“Why? Getting tired, old man?” Kili grinned, sensing that he was starting to gain the advantage and flinging himself over so that Thorin was forced to roll with him.
Bilbo hurriedly leapt back as a flailing leg nearly took him out, the amounts of violence being utilised by the pair increasing as Thorin yanked Kili’s hair and Kili bit Thorin’s hand. With an almighty yell of strain, Kili succeeded in pinning his uncle to the floor, straddling his chest with his hands firmly locked about Thorin’s wrists. He stared down at the dwarf prince, his bright young face glowing with triumph. “What happened to that lesson you were going to teach me?” He mocked, believing himself to have won.
“Oh, believe me boy, it’s coming!” Thorin growled, his blue eyes glinting in his dishevelled face.
“How-“ Kili was about to ask how precisely Thorin intended to get out of this one when the prince did exactly that. In one swift movement Thorin had bucked his legs up and locked them around his nephew’s chest from behind, using them to break Kili’s hold on him and wrench him backwards. An unexpectedly flexible twist following Kili’s momentum and Thorin was directing his nephew’s weight into a painful impact with the ground.
Kili, winded and wheezing from the blow, attempted to struggle up but a heavy boot descended on his chest and pressed him back down with decisive firmness.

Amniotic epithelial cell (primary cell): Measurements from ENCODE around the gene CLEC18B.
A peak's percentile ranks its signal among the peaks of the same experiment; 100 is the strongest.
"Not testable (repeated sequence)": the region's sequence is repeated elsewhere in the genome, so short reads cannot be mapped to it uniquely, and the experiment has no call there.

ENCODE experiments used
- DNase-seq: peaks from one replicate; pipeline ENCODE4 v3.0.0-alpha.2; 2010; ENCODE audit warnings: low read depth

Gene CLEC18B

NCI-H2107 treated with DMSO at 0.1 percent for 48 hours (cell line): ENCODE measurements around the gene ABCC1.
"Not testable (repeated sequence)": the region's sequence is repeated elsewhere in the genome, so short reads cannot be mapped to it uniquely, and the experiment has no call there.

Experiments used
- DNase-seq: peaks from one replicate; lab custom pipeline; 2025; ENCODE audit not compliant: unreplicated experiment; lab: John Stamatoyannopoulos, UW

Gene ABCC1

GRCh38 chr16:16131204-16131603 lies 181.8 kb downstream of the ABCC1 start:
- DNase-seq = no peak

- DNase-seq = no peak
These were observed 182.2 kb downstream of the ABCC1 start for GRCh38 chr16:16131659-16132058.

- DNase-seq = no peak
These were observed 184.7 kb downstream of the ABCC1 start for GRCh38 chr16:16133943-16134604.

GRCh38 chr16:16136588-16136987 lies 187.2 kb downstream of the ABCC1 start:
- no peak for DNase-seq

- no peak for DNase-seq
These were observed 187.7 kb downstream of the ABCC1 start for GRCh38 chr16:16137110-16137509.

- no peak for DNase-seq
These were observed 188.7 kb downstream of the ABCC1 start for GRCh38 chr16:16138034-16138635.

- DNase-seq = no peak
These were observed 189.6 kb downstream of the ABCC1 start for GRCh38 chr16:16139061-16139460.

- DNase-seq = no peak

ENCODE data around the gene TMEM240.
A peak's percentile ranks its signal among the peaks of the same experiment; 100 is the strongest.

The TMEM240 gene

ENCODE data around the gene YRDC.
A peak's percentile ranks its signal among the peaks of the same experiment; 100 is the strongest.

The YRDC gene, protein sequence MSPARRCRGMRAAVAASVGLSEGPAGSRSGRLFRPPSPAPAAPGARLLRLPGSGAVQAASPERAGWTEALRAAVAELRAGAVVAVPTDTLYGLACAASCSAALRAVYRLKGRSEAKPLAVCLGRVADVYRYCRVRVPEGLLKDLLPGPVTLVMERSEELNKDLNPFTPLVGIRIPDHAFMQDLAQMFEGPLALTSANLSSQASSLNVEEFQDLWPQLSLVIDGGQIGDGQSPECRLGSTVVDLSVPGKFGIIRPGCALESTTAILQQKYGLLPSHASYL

Thorin, panting, his mass of dark hair bedraggled from all the tussling, looked down on his nephew with a faintly smug expression. “I didn’t get old, boy. I got devious. Maybe one day you’ll learn to be too.”
His nephew looked up at him, his lips parted with gulping breaths and his soft brown eyes wide and very young all of a sudden.
Then, he gave his uncle a cheerful smile and grabbed at the foot on his chest. In one swift movement he twisted Thorin’s ankle, dislodging his uncle’s balance and then, throwing his weight forwards as much as he could to put force behind his movement, he shoved Thorin’s leg upwards causing his uncle to overbalance and topple to the ground like a felled statue.
Everyone let out a gasp of shock at this unexpected development as Thorin landed with a surprised oof! of expelled air and lay stunned besides his nephew. This rather muddied the bets that had been made on the outcome and they looked at each other in confusion. Who had won?
An exhausted hand poked at the dwarf prince’s knee. “I can be devious when it suits me already, thank you very much.” Kili’s short-winded voice said, triumphantly.
That was the final straw. Thorin threw his head back against the grassy ground and roared with laughter.
Fili, his face still encrusted with dried mud, staggered over with the intention of assisting his brother and uncle to their feet, only to be dragged back down to the floor. He and Kili found themselves hauled gracelessly into Thorin’s embrace even as the prince continued to chuckle.
“You are both cheeky, foolish, undignified, reckless little idiots and I swear you will be the death of me,” Thorin said, his voice full of rough tenderness and the echoes of mirth. “But, Durin preserve me, I wouldn’t change you for the world.”
The company reluctantly returned any exchanged moneys to its original owner, declaring all bets null and void by the lack of a clear winner while Fili, Kili, and Thorin lay in a tangled heap on the floor, smiling vaguely skyward, just enjoying the moment.
Many, many years later, it was that image which Bilbo sought always to remember whenever the descendants of Durin drifted across his memory.
Not a prince and his heirs.
Just an uncle and his nephews.